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Integrated Research Groups (IRGs)

The Centre for Social Futures has established several Integrated Research Groups (IRGs) to progress our work across a number of interest areas. Descriptions of these IRGs and contact information follow below.

Prisons 4 Good IRG

IRG lead:
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0115 8230516

IRG overview:

Prisons 4 Good commenced in December 2016. The plan for 2017 is that this network will act as a forum for collaborative research ventures, collegial debate or assistance, dissemination of colleagues’ work, etc. Further, Dr Mel Jordan hopes to launch Bars Bridging Bars under the banner of Prisons 4 Good in 2017. Bars Bridging Bars will concern musical performance, musical citizenship and education, programme note research and writing, event organisation and hosting, etc. – by prisoners and P4G musicians / researchers collaboratively.

The IRG aims to provide inspiration, excitement, academic debate, and opportunities for beneficial prison research work amongst members. This IRG will critically analyse imprisonment. Prison research and reform will be central to this IRG. The IRG currently has 50+ members. Please get in touch with Dr Mel Jordan if you have an interest in membership or any other comments.

Domestic Violence and Abuse IRG

IRG lead:
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0115 8230516

IRG deputy lead:
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01332 724922

IRG overview:

Family violence (which includes inter-generational and intimate partner violence) impacts significantly on the lives and health of those affected. In the UK it has been estimated that approximately 30% of women and 17% of men aged 16-59 years have been assaulted by a current or former partner.

The national picture in relation to family violence is reflected within Nottingham and Nottinghamshire with family abuse forming a priority area with the local Joint Strategic Needs Assessment (JSNA). Furthermore, prevention, early intervention and strategic service management of family abuse forms a priority for the 2013-16 Nottingham Health and Wellbeing Strategy.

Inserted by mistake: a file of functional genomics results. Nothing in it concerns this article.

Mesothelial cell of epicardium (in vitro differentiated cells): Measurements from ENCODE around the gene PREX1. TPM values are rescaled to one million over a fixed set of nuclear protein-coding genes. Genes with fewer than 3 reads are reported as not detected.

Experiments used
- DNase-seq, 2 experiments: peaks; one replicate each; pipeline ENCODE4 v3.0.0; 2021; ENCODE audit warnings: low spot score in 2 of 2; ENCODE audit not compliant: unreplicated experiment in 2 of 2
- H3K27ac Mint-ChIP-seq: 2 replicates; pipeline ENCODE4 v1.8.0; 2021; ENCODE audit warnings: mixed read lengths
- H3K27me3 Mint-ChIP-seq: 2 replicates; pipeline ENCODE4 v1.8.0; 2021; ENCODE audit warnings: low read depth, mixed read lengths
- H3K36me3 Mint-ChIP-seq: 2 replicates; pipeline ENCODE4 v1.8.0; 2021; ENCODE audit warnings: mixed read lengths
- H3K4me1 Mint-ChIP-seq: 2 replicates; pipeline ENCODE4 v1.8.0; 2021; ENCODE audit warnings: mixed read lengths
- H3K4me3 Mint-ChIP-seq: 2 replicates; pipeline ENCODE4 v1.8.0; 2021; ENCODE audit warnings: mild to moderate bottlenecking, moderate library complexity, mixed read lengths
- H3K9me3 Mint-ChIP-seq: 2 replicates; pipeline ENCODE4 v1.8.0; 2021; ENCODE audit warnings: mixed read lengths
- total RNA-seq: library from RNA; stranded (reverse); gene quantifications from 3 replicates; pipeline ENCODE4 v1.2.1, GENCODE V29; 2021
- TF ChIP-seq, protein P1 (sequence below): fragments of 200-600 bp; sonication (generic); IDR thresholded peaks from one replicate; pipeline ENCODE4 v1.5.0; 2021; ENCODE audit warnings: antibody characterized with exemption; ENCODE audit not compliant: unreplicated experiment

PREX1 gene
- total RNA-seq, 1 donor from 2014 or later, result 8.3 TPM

A number of recent initiatives, including the STELLA project, which has sought to raise awareness of the interconnectedness of domestic and sexual violence, substance misuse and mental health (and which included Nottingham as a project partner) identified the need to develop clearer across-agency understanding of the complexity and impact of abuse within the context of health and wellbeing.

Bringing together the experience and expertise of a range of key stakeholders, our aim is to establish a core research and practice development network across discipline partners with a commitment to improving the lives and health of those affected by family violence. Our group membership reflects the wide ranging nature of family violence and we would welcome active group involvement from anyone with an interest in this field.

Growing Better Lives IRG

IRG lead:
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IRG deputy lead:
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IRG overview:

Growing Better Lives cic (GBL) is a social enterprise initially funded by a Big Lottery 'EcoMinds' grant to provide mental health services to those with personality disorder, as an adjunct to their NHS treatment in Slough.

It runs horticultural therapy groups, to a therapeutic community format, using a yurt in an environmental study centre close to Uxbridge. The aim of GBL cic is to develop clinical practice, training and research that is socially rather than medically based, for people with personality disorder and severe mental health problems.

Our research programme intends to examine and assess the different elements of 'GreenCare' in the treatment and management of people with complex needs. Research is carried out with service users to explore 'what matters' and 'what works' with the objective of expanding our GreenCare services to help more people and to disseminate our findings to expand similar services nationally.